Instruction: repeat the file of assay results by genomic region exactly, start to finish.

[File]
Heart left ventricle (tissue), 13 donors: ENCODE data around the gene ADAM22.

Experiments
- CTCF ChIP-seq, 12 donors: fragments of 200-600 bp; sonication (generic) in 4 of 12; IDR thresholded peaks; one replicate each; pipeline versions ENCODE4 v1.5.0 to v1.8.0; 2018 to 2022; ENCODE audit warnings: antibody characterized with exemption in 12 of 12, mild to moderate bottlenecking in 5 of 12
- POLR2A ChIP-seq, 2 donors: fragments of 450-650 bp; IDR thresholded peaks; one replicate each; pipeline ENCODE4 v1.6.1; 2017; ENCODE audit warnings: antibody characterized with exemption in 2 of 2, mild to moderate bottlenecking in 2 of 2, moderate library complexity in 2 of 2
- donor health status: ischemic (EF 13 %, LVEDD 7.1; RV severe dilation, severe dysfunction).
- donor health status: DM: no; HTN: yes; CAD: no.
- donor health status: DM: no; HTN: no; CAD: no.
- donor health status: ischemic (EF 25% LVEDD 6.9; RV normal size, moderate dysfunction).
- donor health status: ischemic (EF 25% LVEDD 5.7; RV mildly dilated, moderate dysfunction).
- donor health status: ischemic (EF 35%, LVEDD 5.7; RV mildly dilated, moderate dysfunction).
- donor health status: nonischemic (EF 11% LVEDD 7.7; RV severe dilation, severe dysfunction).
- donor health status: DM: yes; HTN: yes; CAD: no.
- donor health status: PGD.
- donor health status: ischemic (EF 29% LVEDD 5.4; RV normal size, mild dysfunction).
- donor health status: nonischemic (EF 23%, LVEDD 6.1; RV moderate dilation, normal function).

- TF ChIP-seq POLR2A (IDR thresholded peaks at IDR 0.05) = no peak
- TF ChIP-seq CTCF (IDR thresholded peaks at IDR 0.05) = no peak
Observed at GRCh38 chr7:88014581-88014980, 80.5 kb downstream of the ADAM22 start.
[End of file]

Heart left ventricle (tissue), 13 donors: ENCODE data around the gene ADAM22.

Experiments
- CTCF ChIP-seq, 12 donors: fragments of 200-600 bp; sonication (generic) in 4 of 12; IDR thresholded peaks; one replicate each; pipeline versions ENCODE4 v1.5.0 to v1.8.0; 2018 to 2022; ENCODE audit warnings: antibody characterized with exemption in 12 of 12, mild to moderate bottlenecking in 5 of 12
- POLR2A ChIP-seq, 2 donors: fragments of 450-650 bp; IDR thresholded peaks; one replicate each; pipeline ENCODE4 v1.6.1; 2017; ENCODE audit warnings: antibody characterized with exemption in 2 of 2, mild to moderate bottlenecking in 2 of 2, moderate library complexity in 2 of 2
- donor health status: ischemic (EF 13 %, LVEDD 7.1; RV severe dilation, severe dysfunction).
- donor health status: DM: no; HTN: yes; CAD: no.
- donor health status: DM: no; HTN: no; CAD: no.
- donor health status: ischemic (EF 25% LVEDD 6.9; RV normal size, moderate dysfunction).
- donor health status: ischemic (EF 25% LVEDD 5.7; RV mildly dilated, moderate dysfunction).
- donor health status: ischemic (EF 35%, LVEDD 5.7; RV mildly dilated, moderate dysfunction).
- donor health status: nonischemic (EF 11% LVEDD 7.7; RV severe dilation, severe dysfunction).
- donor health status: DM: yes; HTN: yes; CAD: no.
- donor health status: PGD.
- donor health status: ischemic (EF 29% LVEDD 5.4; RV normal size, mild dysfunction).
- donor health status: nonischemic (EF 23%, LVEDD 6.1; RV moderate dilation, normal function).

- TF ChIP-seq POLR2A (IDR thresholded peaks at IDR 0.05) = no peak
- TF ChIP-seq CTCF (IDR thresholded peaks at IDR 0.05) = no peak
Observed at GRCh38 chr7:88014581-88014980, 80.5 kb downstream of the ADAM22 start.